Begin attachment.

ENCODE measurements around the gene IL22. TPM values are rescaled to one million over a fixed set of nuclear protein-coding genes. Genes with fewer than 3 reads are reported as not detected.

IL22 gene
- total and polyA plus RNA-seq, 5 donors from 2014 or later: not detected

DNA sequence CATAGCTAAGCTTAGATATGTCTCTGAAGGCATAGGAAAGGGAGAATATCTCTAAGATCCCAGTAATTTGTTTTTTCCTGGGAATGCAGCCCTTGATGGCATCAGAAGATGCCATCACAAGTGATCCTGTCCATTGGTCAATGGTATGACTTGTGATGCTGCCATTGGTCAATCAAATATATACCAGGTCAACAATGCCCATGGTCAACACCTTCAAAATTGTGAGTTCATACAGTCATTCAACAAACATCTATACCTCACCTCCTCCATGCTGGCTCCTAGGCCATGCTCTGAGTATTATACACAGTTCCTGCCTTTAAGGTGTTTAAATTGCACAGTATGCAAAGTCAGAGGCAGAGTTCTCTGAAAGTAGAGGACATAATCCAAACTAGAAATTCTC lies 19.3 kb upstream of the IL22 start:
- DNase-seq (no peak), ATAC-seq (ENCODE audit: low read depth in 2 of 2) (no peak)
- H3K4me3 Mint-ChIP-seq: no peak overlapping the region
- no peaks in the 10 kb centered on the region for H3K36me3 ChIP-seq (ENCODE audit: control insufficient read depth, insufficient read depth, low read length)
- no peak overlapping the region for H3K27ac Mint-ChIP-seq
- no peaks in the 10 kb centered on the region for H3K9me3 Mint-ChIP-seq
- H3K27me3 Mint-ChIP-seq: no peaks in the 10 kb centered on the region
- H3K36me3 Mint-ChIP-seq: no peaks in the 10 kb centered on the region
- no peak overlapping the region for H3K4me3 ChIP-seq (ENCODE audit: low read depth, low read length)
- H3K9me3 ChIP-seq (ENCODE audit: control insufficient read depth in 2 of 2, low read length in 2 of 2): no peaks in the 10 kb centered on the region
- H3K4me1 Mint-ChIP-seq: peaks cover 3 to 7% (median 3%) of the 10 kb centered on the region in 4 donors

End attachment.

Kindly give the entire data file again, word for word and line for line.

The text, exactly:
ENCODE measurements around the gene IL22. TPM values are rescaled to one million over a fixed set of nuclear protein-coding genes. Genes with fewer than 3 reads are reported as not detected.

IL22 gene
- total and polyA plus RNA-seq, 5 donors from 2014 or later: not detected

DNA sequence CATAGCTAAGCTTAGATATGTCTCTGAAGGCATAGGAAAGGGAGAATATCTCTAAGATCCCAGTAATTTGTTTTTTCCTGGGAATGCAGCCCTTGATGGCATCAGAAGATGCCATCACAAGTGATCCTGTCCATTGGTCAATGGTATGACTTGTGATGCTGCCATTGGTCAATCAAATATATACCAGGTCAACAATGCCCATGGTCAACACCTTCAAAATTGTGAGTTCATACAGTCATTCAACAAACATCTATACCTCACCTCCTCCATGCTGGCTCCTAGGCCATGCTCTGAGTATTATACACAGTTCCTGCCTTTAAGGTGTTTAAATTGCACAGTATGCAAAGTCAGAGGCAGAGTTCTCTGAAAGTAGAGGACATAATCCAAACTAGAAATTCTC lies 19.3 kb upstream of the IL22 start:
- DNase-seq (no peak), ATAC-seq (ENCODE audit: low read depth in 2 of 2) (no peak)
- H3K4me3 Mint-ChIP-seq: no peak overlapping the region
- no peaks in the 10 kb centered on the region for H3K36me3 ChIP-seq (ENCODE audit: control insufficient read depth, insufficient read depth, low read length)
- no peak overlapping the region for H3K27ac Mint-ChIP-seq
- no peaks in the 10 kb centered on the region for H3K9me3 Mint-ChIP-seq
- H3K27me3 Mint-ChIP-seq: no peaks in the 10 kb centered on the region
- H3K36me3 Mint-ChIP-seq: no peaks in the 10 kb centered on the region
- no peak overlapping the region for H3K4me3 ChIP-seq (ENCODE audit: low read depth, low read length)
- H3K9me3 ChIP-seq (ENCODE audit: control insufficient read depth in 2 of 2, low read length in 2 of 2): no peaks in the 10 kb centered on the region
- H3K4me1 Mint-ChIP-seq: peaks cover 3 to 7% (median 3%) of the 10 kb centered on the region in 4 donors